Thankyou all for your comments yesterday! It does make me feel so much better that other people feel the same way I do and I'm not the only one!
A trip down memory lane for today; this picture is of my husband holding our then brand new baby son; our eldest. If you would like to see what this tiny baby looks like nowadays, go here. Lol!
I knitted the jumper my husband is wearing here quite early in our marriage. It is out of the Patons Handknits pamphlet number 893. This is a pattern booklet for Patons Alpaca Classique 8 ply (don't you love how in the 80's/90's using spellings such as "classique" automatically conferred classiness where none before existed? a certain je ne sais quoi, no? a leetle bit Francaise eez good for ze chic factor, oui?
I might have used this yarn, or if not probably the Patons 8 ply, the ordinary Merino sort. The wool certainly feels soft enough to be Merino and not Alpaca, so I think it probably is...
I can remember that rather than my usual habit of buying the yarn through a wool store, I ordered it through a mail order service, in a joint order with my friend V from work; we did it because of a special offer she had received. I was so thrilled when my wool actually arrived as I had never ordered anything in this way before and had only ever purchased things from a shop, over the counter, that I could carry away immediately... the latter still my preferred way of buying goods, (shrug) I guess I'm old-fashioned.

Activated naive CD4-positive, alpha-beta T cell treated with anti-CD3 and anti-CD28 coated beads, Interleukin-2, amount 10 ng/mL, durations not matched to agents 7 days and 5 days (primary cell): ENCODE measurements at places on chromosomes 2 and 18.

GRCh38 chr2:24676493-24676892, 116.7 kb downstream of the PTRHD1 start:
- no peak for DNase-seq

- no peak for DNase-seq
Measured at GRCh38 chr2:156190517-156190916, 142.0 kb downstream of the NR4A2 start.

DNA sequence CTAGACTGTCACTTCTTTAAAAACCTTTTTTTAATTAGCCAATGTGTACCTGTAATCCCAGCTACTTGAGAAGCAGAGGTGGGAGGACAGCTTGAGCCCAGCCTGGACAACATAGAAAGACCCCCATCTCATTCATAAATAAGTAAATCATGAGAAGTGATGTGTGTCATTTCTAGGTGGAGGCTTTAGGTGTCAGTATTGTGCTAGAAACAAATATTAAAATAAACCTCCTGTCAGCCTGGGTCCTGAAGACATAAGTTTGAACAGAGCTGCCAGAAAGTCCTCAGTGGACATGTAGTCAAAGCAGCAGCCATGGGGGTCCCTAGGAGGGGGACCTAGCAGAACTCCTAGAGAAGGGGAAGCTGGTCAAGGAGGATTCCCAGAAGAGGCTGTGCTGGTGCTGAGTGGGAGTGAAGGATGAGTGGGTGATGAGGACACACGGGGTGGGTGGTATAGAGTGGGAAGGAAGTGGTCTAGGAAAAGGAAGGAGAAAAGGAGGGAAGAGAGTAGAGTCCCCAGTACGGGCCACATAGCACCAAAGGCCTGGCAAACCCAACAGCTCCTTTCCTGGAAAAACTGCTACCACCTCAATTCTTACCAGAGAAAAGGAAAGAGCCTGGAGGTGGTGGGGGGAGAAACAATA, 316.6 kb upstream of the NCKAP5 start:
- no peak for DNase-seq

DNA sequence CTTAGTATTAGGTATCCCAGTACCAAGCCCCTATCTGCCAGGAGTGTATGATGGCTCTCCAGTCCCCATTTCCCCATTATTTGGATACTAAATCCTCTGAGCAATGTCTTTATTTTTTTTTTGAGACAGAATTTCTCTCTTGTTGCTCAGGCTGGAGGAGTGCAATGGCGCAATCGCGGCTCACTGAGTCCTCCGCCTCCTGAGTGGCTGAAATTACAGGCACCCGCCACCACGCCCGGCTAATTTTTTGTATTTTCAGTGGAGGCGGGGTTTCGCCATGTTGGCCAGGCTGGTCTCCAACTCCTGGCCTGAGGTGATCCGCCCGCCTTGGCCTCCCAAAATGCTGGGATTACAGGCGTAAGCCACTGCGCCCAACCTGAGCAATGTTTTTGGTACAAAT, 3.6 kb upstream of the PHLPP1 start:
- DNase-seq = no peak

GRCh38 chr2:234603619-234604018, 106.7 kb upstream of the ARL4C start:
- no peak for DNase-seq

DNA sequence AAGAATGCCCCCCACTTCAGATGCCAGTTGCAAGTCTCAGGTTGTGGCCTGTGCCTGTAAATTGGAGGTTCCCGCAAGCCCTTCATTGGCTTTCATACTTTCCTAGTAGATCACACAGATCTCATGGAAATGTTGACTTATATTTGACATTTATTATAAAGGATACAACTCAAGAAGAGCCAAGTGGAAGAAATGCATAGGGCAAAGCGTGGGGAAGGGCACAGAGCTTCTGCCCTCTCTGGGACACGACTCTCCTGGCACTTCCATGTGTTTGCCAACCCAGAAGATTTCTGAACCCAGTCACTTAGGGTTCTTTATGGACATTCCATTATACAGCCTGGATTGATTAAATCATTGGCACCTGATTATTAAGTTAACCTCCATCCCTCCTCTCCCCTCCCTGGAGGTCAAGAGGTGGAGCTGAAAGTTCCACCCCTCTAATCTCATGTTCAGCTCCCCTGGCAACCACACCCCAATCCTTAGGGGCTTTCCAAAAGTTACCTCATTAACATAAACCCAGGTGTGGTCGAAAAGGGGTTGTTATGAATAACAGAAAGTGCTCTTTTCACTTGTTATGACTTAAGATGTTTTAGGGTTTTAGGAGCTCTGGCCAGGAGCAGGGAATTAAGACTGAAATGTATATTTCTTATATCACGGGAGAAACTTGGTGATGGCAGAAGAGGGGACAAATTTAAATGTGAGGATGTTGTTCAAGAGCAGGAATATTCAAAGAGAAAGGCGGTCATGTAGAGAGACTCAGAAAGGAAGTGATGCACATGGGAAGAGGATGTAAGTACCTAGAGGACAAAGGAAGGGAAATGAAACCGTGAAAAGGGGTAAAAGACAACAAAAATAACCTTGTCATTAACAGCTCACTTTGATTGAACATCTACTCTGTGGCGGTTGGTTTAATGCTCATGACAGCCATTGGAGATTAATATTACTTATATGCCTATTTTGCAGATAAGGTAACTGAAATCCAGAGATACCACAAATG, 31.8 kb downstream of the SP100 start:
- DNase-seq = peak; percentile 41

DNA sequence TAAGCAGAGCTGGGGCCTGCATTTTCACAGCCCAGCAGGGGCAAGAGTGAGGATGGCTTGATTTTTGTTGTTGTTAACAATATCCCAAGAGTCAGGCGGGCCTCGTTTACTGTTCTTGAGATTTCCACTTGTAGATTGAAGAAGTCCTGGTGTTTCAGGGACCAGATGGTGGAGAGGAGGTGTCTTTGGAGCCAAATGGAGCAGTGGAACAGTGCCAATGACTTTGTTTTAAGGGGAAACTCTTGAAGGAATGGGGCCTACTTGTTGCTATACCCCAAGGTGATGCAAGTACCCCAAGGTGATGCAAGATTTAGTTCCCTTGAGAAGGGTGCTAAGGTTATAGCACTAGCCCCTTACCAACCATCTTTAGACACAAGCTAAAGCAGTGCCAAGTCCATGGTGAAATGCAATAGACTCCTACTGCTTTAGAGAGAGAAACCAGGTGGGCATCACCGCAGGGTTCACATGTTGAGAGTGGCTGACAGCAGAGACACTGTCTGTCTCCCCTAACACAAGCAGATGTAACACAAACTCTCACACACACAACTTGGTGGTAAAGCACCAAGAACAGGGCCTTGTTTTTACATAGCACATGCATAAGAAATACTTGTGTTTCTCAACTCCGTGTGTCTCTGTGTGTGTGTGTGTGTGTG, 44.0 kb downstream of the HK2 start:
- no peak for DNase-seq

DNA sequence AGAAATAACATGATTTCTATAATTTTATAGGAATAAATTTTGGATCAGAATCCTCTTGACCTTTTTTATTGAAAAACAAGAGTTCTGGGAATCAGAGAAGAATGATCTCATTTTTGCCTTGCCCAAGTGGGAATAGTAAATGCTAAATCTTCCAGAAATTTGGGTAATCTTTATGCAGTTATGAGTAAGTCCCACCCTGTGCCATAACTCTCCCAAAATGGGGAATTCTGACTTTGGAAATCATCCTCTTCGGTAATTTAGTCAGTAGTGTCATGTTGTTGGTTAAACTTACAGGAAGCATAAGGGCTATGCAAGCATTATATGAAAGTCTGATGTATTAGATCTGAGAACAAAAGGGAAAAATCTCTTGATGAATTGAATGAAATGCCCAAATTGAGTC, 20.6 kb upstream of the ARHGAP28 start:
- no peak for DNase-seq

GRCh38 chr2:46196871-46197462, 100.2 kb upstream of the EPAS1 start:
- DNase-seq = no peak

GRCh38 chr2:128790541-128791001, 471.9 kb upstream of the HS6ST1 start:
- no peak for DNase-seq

The jumper has held up quite well, imo, below is how it looks now, and at bottom, the inside view. The rib on the sleeves has stretched out a bit, and is the worst area of wear. He has worn it such a lot, well at least it's been appreciated, no? The design is fair isle, three colours overall, front and back of the jumper pretty much identical with the same design, and with two colours in every row, and I didn't weave the colours in and out at the back but just carried them over the back of the knitting as instructed in the pattern. This is quite acceptable in fair isle as the yarn is being carried no further than five stitches at any point, but looking at it now I kind of wish I had gone to the effort of weaving the unused yarn in with each stitch, as my conscience was screaming at me to do.